I think giving multiple people root access is the opposite direction the original question intended. I think the idea is that you don't want ANY one person to have the ability to bring down, corrupt, or steal from a single system. Considering the recent madness around congressional data, passwords, credit card databases, and thousands of other examples this sort of security seems more and more reasonable.
I work on some unclassified Department of Defense machines, and even to get root access to those machines our admins have to get Top Secret clearances. Of course, this does nothing to ward off incompetence and is only useful for providing increased trust in your single point of failure, (but that trust is important). I assume you're looking for assurances beyond this sort of social-engineering aspect.
The two-key (nuclear) option mentioned is probably workable for a reasonably administered production system. There are several ways to implement a two-person system that could work.
First, routine tasks, or tasks which can be pre-planned (i.e. non-emergency situations) could be scripted on backup environments without the sensitivity or criticality of the production system. This should be standard practice anyway. Once a working tested script is prepared (and that can be a script in the programming sense a la .ksh/.perl or a script in the user-documentation meaning). The production system can require dual authentication for logon before the script could be executed. In a fully automated setting this is a completely technological solution (although I admit that I don't know of a working implementation that is publicly available), but even if there are some manual steps required, holding both key holders responsible and requiring at least over-the-shoulder confirmation is a useful policy.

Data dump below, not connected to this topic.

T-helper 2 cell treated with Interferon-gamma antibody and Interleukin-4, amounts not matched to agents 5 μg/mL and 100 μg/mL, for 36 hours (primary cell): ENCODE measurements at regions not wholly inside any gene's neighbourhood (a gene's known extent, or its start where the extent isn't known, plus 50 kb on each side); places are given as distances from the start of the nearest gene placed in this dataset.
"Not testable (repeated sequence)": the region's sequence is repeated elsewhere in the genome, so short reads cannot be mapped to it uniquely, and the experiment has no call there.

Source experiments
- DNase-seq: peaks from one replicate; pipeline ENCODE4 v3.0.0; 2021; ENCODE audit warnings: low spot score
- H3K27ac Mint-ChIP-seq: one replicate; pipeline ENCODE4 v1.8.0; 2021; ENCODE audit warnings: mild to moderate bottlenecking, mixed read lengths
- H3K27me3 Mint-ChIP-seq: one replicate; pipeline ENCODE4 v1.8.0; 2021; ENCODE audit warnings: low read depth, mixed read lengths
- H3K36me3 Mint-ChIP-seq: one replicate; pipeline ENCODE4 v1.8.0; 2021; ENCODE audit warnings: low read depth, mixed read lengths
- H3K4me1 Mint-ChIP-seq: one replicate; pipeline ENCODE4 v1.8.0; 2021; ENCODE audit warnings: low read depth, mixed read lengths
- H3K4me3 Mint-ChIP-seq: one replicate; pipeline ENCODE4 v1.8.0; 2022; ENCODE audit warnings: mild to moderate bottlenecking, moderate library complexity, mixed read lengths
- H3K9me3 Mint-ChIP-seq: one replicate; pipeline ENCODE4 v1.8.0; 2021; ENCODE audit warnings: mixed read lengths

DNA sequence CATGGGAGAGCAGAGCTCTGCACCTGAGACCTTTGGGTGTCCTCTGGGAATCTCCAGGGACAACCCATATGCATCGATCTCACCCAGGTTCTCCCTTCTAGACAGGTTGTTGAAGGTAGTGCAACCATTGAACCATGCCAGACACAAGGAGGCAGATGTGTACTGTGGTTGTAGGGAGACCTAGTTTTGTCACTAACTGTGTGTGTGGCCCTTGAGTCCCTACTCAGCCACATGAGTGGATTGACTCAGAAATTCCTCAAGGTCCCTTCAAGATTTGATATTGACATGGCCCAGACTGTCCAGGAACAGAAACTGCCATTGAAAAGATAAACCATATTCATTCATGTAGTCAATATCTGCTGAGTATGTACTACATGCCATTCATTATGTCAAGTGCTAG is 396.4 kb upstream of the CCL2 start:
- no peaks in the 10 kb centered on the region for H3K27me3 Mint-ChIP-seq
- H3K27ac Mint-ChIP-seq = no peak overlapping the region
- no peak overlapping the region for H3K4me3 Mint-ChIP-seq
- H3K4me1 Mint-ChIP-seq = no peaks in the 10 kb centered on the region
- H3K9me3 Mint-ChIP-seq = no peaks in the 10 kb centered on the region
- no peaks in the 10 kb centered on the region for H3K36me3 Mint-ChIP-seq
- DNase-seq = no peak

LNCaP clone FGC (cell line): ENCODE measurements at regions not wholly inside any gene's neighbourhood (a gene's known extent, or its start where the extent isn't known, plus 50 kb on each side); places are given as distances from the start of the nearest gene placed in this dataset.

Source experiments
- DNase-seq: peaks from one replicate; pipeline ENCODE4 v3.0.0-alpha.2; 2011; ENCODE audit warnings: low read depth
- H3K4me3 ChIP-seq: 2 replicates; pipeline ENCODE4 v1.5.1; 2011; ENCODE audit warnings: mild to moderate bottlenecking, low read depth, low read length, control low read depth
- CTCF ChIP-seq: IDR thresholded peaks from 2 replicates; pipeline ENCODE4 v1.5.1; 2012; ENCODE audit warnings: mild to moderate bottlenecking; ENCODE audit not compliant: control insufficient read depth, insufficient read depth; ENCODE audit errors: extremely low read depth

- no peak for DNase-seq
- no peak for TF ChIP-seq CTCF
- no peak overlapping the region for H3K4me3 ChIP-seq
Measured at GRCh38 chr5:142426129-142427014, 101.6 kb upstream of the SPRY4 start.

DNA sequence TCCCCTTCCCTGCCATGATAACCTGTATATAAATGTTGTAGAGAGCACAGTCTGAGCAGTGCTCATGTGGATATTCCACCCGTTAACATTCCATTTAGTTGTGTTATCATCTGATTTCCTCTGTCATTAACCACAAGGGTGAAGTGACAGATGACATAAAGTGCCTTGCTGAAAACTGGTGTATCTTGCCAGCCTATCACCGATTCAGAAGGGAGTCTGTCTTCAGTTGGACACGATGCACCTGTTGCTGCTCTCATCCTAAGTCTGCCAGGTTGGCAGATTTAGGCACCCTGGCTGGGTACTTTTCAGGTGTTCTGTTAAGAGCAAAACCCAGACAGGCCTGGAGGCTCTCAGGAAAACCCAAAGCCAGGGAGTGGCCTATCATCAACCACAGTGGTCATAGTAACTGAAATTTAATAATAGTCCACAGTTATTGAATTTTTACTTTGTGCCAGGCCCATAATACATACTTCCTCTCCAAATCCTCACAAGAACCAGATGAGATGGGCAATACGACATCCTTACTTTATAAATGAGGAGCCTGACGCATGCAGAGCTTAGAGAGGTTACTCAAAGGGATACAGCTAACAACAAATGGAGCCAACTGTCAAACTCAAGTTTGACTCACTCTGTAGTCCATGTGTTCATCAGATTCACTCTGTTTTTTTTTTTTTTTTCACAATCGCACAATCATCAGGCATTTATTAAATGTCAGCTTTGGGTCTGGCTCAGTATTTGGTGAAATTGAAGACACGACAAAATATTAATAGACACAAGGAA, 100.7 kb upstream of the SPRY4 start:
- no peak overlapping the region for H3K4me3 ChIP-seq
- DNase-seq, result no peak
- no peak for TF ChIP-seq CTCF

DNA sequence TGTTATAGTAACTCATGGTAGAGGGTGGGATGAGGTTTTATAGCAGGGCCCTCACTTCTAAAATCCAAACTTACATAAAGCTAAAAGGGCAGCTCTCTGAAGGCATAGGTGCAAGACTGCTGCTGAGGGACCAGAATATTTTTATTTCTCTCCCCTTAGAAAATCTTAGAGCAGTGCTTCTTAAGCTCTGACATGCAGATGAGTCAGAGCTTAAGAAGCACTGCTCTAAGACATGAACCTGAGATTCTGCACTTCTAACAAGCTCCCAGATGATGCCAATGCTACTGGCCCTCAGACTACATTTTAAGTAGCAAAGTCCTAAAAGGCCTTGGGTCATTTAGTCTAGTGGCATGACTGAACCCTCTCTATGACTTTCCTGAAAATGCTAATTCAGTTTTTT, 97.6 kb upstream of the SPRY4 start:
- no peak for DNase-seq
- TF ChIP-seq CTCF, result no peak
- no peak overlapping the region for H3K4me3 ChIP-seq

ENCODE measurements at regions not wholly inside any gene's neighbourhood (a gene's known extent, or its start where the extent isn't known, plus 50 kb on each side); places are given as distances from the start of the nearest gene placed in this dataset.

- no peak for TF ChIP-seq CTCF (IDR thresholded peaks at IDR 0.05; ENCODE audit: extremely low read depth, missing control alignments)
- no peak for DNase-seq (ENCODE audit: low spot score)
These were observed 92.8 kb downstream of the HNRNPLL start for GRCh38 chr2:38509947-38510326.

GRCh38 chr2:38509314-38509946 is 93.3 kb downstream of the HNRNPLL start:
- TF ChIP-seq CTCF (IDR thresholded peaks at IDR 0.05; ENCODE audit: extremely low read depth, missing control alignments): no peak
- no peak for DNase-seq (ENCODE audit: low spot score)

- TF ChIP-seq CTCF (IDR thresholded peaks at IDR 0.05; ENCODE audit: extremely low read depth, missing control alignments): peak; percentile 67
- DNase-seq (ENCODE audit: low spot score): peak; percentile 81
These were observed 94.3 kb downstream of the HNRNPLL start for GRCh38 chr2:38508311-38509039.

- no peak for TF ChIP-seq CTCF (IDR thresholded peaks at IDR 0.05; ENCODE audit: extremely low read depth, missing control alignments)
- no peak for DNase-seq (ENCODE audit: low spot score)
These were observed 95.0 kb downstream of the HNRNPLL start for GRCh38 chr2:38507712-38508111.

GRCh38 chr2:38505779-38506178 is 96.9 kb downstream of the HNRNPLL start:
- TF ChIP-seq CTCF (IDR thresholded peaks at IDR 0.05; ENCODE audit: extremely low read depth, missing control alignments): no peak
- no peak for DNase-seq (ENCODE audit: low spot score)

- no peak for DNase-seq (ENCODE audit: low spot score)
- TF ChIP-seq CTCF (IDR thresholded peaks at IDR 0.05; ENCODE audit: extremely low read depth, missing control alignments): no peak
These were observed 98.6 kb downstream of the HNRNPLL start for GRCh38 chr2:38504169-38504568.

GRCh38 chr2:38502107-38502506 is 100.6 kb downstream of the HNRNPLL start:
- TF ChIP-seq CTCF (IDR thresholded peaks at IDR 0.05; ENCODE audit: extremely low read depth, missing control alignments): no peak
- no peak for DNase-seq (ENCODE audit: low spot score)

For more complex tasks, such as recovering physically corrupted data, which really can't be simulated and scripted, dividing responsibilities and ensuring multiple people are in attendance at all times can significantly reduce risk exposure with minimal impact (it doubles your staffing requirement, but only for the hopefully brief periods when this is required). Again, this is not a technical solution, other than having lock boxes or rooms with multiple keys.
It's important to realize of course that you'd have to apply this solution not just to your sysadmin role, but to your physical infrastructure (no one person can access the power button, the fuse box, etc. by themselves), and to each application running on the system, at least for any role that has access to protected areas. This is nigh impossible in a usable system, so the problem gets pretty complicated, but if you really need the security then it may be worth the effort.